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Best lenses filmmakers use when shooting in Los Angeles

Best lenses for Filmmaking in Los Angeles

Los Angeles is the mecca of the entertainment industry. Video production in Los Angeles is the backbone of the excellent content you’ll find on TV, in theaters, and on social media. Any production company’s goals and specialties are specific, and they may be for pure entertainment, to sell a product or service, or to introduce a brand.

Any Video production company in Los Angeles or anywhere in the world will call upon a series of lenses to create precisely the right effect and mood when shooting. The diversity of locations in Los Angeles that range from sunny beachfront, hillside vistas, seedy street scenes, and or carefully lit soundstage require that a great production company rely upon an arsenal of lenses to bring your idea to life.

Filmmakers use dozens of lenses, ranging from basic functionality and affordability, to super sophisticated with a price tag to match. Our guide to lenses filmmakers use will walk you through the basics of lens types and some factors to consider when choosing a lens.

Video production companies in Los Angeles 

Video production companies in Los Angeles will often specialize in videos, such as VFX, which are visual effects, music videos, or documentaries. Shop around, so your project does not get pushed in a direction that does not fulfill your vision. 

You’ll have no difficulty finding a full-service agency like C&I Studios that brings expertise across various projects, including product videos, music videos, and brand introduction or promotion. 

Types of lenses

View from behind of Joshua filming a bartender with a cigarette in his mouth in a train car

One of the most critical decisions a filmmaker will make is his choice of lenses. There are some basic lenses that a serious filmmaker should have. Most good video production companies are fortunate enough to have a budget that allows for an extensive collection of lenses that will provide tons of options to the videographers in creating their films. An independent videographer will need to be more selective in building their set of lenses. Some may work with as few as two lenses.

Any videographer will need a basic understanding of the main types of lenses used in filmmaking, even though they may not have the luxury of buying all of them. Understanding the options and how they are used will provide a vision of what’s possible and a wish list for moving forward.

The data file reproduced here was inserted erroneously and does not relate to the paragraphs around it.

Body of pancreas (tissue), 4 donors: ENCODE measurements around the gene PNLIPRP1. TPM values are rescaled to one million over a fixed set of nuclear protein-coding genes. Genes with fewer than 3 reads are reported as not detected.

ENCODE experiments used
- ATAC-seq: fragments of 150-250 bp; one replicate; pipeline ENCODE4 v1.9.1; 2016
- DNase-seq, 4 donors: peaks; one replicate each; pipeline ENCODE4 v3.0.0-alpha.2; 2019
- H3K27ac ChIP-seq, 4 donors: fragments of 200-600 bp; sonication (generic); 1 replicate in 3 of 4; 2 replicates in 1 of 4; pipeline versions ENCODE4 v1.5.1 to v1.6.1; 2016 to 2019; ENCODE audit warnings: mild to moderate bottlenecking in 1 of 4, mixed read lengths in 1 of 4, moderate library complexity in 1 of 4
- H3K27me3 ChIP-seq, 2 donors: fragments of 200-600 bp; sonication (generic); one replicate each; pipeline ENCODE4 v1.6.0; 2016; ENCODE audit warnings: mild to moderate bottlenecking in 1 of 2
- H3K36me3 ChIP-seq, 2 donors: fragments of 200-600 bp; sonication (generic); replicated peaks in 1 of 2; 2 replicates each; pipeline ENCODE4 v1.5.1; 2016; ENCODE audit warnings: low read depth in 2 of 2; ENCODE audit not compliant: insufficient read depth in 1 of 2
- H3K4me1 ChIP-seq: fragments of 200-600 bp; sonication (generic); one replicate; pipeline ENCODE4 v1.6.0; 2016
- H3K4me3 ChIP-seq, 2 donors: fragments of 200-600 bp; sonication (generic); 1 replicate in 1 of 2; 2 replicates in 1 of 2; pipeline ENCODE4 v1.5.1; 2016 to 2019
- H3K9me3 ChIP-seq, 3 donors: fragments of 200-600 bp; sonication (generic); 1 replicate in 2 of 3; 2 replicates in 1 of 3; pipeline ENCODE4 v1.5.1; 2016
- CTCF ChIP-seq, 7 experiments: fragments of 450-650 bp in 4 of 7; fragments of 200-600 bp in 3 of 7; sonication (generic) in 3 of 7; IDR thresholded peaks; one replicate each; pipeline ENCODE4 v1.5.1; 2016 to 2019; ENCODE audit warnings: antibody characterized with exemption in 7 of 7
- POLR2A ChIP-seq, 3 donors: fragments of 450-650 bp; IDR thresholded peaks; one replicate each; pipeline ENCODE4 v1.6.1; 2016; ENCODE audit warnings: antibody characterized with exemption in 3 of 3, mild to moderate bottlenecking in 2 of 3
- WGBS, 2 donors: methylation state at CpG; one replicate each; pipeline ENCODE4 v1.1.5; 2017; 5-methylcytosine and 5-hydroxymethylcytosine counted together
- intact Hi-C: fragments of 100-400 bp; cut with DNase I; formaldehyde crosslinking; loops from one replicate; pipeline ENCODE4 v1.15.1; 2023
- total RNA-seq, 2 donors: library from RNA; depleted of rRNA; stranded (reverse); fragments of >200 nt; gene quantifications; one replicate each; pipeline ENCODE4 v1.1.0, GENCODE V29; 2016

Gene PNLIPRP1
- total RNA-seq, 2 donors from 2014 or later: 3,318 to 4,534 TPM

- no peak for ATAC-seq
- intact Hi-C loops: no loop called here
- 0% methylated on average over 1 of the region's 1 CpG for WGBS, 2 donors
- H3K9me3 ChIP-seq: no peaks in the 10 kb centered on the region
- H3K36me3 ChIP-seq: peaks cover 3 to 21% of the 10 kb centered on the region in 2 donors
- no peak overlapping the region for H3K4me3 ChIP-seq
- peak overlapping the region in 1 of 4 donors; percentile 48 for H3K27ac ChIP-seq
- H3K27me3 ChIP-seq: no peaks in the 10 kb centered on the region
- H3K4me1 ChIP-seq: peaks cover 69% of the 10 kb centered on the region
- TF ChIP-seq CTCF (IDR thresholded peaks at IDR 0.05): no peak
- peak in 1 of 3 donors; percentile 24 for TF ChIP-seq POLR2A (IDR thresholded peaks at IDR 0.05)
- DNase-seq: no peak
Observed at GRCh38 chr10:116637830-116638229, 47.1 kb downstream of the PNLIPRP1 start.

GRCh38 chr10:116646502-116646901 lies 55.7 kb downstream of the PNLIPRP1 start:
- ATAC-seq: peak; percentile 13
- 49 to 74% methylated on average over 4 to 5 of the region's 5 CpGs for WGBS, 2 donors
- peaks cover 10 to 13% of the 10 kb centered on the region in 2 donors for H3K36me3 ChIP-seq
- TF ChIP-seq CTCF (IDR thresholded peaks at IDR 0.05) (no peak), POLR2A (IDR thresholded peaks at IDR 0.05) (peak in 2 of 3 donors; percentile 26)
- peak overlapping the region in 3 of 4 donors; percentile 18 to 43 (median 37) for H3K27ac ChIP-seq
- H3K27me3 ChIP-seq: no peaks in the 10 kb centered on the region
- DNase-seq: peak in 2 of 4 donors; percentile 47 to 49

Here is our primer on the basic types of lenses used on filmmaking and an overview of how and when they are used. 

Prime Lenses

Prime lenses, which are also known as fixed focal length lenses do not have zoom capability. So if a filmmaker wants a tighter shot of their subject, they will need to move closer to the subject or change out to a lens with a longer focal view and a narrower field of view such as a telephoto lens. Conversely, for a wider view, they would move the camera away from their subject or change out to a lens with a shorter focal length and wider view, such as a wide-angle lens.

Although it can be inconvenient to change out lenses during a shoot, prime lenses provide a superior quality image. Many pros prefer using prime lenses. 

Zoom Lenses

Zoom lenses, or varied focal length lenses, are very popular with most consumers. Many video cameras come equipped with a zoom because it makes it convenient to go wide-angle or telephoto quickly. This saves time and the trouble of constant lens cleaning.

For a videographer who is doing interviews, or documentaries, there is often no option for second takes and changing lens, so this is often the lens of choice. They will be sacrificing the image quality they would get with prime lenses, and most filmmakers will stick with prime lenses unless they are going for a very specific effect. 

Telephoto Lenses

Telephoto lenses are longer than a prime and can get a very tight shot on a subject, showing fine details even for a subject that is far away. Telephoto lenses make people and objects appear closer together than they are. An example of good use of this lens would be shooting a freeway scene where you want actors to appear running close to cars. 

A challenge of using a telephoto lens is that any shakiness or movement will be more noticeable. Think about it! Even if the camera moves only slightly, the framing can move much more. A tripod is always recommended, if possible. This lens is excellent for tight shots, closeups, and shallow depth of field to produce a soft focus. 

Wide-Angle Lenses

A wide-angle lens, also known as a short lens, could be considered the opposite of a telephoto. They have a broad field of vision and are great to show sweeping vistas like mountains or oceans. There is negligible shakiness with a wide-angle, so this is a great choice when the working handheld is necessary. 

The depth can be exaggerated with a wide-angel and can make subjects appear farther apart and make your subject look heavier! Use this lens for wide or long shots. 

Love and War Feature film mastering and delivery services by C&I Studios Closeup of video camera with crew members. Tv production Film Production

Factors to consider when choosing a lens 

The investment a filmmaker makes in getting the right lenses is just as important as buying a camera body. A lens can also last for many years, while camera bodies change every year. Once you have decided what kind of lens you want, there are many review sites that will take you through various brands and price points. Take a look at our overview below to help you decide the best options and essential features for the kind of filming you plan to do and your budget. You may not be able to go “high-end,” but there are many lower-priced options and workarounds that will support the result you are looking for. Some of the key features you will want to consider are explained below.